Ed Tech and NHD: Producing the Next Ken Burns?
Taming Warfare: The History of the Geneva Conventions produced by John Dean, Matthew Kaufman, and Sean Warner of St. Theodore Guerin High School in Noblesville, IN.
The documentary category for National History Day is growing in popularity as software such as Apple’s iMovie and Windows Movie Maker becomes commonplace on computers at home and school. In June, I served as a judge in the Junior Group Documentary category at the National History Day Contest and was amazed at the quality of work turned in by middle school students. The overall winner in the category, an excellent analysis of the Candy Bombers from the Berlin Airlift put together by two young ladies from Kansas, came from the preliminary round that I judged. Under the guidance of their teacher, the students did their own research, compiled images and video, and did all of the narration themselves.
The documentary category for NHD began in 1982 as “media presentation.” The name was later changed to documentary. The category has attracted quite a few fans, including Ken Burns, creator of epic documentaries Baseball, The War, and the newly released Prohibition. Burns said recently, “The skills that students take from history education and the NHD program are ones they will carry with them throughout their lives.” Burns is an honorary member of the National History Day cabinet and has appeared at the National Contest several times.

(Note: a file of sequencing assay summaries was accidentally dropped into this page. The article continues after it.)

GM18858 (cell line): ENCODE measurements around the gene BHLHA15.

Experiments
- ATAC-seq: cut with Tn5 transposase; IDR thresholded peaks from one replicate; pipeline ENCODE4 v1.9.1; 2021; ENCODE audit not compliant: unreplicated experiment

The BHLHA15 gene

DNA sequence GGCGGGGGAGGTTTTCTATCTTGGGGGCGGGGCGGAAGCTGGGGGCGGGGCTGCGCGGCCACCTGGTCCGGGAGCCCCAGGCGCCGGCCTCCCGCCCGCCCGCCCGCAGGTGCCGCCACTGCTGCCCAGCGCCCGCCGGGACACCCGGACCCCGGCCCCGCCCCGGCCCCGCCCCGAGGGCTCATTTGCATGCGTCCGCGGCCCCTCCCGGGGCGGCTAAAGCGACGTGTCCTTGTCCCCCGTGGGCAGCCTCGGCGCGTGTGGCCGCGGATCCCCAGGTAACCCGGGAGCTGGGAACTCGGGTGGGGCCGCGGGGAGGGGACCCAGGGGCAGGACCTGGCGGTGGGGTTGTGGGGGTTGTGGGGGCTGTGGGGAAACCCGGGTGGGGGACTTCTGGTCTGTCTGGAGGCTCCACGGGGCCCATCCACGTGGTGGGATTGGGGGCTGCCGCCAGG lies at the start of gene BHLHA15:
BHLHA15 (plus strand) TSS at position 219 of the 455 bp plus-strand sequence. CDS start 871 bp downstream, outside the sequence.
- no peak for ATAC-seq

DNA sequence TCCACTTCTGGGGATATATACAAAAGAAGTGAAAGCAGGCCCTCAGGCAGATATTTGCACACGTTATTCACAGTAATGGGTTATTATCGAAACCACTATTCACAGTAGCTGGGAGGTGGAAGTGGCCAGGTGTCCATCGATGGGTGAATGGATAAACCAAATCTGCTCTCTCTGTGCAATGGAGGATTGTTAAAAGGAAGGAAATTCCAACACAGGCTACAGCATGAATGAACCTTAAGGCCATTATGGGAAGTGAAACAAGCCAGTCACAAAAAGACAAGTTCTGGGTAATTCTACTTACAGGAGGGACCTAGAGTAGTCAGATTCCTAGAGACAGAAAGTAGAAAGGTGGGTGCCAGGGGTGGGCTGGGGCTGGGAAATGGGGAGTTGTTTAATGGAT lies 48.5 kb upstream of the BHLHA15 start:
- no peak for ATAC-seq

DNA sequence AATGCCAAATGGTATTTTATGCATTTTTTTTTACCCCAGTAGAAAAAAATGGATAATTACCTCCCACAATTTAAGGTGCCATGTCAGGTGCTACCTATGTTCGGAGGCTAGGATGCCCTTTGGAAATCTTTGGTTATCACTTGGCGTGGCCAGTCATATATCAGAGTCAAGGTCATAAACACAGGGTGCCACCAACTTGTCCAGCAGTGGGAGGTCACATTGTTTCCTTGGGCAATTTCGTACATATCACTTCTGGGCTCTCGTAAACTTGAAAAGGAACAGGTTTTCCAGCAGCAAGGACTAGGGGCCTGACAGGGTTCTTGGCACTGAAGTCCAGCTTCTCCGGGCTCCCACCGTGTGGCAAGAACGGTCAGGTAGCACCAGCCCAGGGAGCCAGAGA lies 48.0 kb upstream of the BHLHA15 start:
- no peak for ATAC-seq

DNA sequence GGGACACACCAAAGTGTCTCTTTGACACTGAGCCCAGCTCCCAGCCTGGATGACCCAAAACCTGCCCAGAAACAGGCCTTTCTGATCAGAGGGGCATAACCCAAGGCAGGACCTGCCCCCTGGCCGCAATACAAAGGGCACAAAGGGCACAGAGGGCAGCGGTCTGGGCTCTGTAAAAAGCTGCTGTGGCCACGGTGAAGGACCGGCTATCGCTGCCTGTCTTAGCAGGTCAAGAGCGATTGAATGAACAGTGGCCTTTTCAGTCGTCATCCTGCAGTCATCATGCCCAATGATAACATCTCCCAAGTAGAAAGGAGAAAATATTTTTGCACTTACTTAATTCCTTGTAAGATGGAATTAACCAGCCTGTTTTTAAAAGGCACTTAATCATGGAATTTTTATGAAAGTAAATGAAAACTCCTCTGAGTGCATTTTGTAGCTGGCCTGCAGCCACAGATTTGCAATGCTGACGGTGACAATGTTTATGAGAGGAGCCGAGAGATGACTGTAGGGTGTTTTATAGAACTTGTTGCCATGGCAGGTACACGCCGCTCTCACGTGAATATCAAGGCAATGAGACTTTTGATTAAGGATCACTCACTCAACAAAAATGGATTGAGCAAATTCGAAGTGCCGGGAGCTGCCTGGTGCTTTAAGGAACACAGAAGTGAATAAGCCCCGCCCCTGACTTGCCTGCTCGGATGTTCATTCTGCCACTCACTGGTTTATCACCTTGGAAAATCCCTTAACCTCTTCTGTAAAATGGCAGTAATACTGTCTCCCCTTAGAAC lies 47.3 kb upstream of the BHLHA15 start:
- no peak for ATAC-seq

NHD documentaries are a great use of educational technology. Documentaries are one of several options that students have when entering an NHD competition, meaning that students are making a conscious choice to use media to display their research. Students who are unsatisfied with table top exhibits or who are quick to learn the newest features of their computers tend to gravitate to this category. A benefit to their choice is the creation of a product that has lasting appeal and sparks the interest of others.
Students exhibiting their documentary Jazz Diplomacy at The National WWII Museum
NHD’s young filmmakers have been invited to libraries, community centers, and historical centers to screen their work and answer questions. These are moments that students will not forget. Students who enter the State Contest in Louisiana are able to have their documentary shown in The National WWII Museum’s Orientation Center to an audience of judges, fellow students, and the general public. For young, skilled filmmakers, this may be the stepping stone to a future career.
This post by Louisiana History Day Coordinator Nathan Huegen.